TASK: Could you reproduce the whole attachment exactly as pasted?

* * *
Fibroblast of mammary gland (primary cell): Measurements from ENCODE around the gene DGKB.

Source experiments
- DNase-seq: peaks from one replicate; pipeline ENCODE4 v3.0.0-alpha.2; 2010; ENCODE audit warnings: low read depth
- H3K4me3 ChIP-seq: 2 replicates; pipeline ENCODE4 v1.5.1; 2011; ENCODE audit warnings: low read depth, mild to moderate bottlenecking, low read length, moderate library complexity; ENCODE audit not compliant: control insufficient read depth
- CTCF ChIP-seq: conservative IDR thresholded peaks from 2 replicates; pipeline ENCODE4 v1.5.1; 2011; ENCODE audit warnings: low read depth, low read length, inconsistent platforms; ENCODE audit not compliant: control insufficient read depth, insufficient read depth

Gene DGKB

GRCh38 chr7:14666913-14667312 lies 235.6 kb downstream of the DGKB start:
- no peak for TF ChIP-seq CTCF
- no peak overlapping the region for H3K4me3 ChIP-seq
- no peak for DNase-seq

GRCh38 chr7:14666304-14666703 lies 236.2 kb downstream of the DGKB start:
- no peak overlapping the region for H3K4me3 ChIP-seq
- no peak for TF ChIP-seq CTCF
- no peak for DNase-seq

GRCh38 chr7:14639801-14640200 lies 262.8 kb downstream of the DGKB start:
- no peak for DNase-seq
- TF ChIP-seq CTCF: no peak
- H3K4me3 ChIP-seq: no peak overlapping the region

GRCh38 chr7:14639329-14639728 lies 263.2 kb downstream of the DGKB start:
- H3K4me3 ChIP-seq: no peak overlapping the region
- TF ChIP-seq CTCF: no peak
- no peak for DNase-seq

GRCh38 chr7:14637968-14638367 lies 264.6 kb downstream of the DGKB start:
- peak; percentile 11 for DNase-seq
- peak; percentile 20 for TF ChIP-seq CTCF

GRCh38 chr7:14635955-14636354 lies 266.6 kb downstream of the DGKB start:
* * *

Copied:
Fibroblast of mammary gland (primary cell): Measurements from ENCODE around the gene DGKB.

Source experiments
- DNase-seq: peaks from one replicate; pipeline ENCODE4 v3.0.0-alpha.2; 2010; ENCODE audit warnings: low read depth
- H3K4me3 ChIP-seq: 2 replicates; pipeline ENCODE4 v1.5.1; 2011; ENCODE audit warnings: low read depth, mild to moderate bottlenecking, low read length, moderate library complexity; ENCODE audit not compliant: control insufficient read depth
- CTCF ChIP-seq: conservative IDR thresholded peaks from 2 replicates; pipeline ENCODE4 v1.5.1; 2011; ENCODE audit warnings: low read depth, low read length, inconsistent platforms; ENCODE audit not compliant: control insufficient read depth, insufficient read depth

Gene DGKB

GRCh38 chr7:14666913-14667312 lies 235.6 kb downstream of the DGKB start:
- no peak for TF ChIP-seq CTCF
- no peak overlapping the region for H3K4me3 ChIP-seq
- no peak for DNase-seq

GRCh38 chr7:14666304-14666703 lies 236.2 kb downstream of the DGKB start:
- no peak overlapping the region for H3K4me3 ChIP-seq
- no peak for TF ChIP-seq CTCF
- no peak for DNase-seq

GRCh38 chr7:14639801-14640200 lies 262.8 kb downstream of the DGKB start:
- no peak for DNase-seq
- TF ChIP-seq CTCF: no peak
- H3K4me3 ChIP-seq: no peak overlapping the region

GRCh38 chr7:14639329-14639728 lies 263.2 kb downstream of the DGKB start:
- H3K4me3 ChIP-seq: no peak overlapping the region
- TF ChIP-seq CTCF: no peak
- no peak for DNase-seq

GRCh38 chr7:14637968-14638367 lies 264.6 kb downstream of the DGKB start:
- peak; percentile 11 for DNase-seq
- peak; percentile 20 for TF ChIP-seq CTCF

GRCh38 chr7:14635955-14636354 lies 266.6 kb downstream of the DGKB start: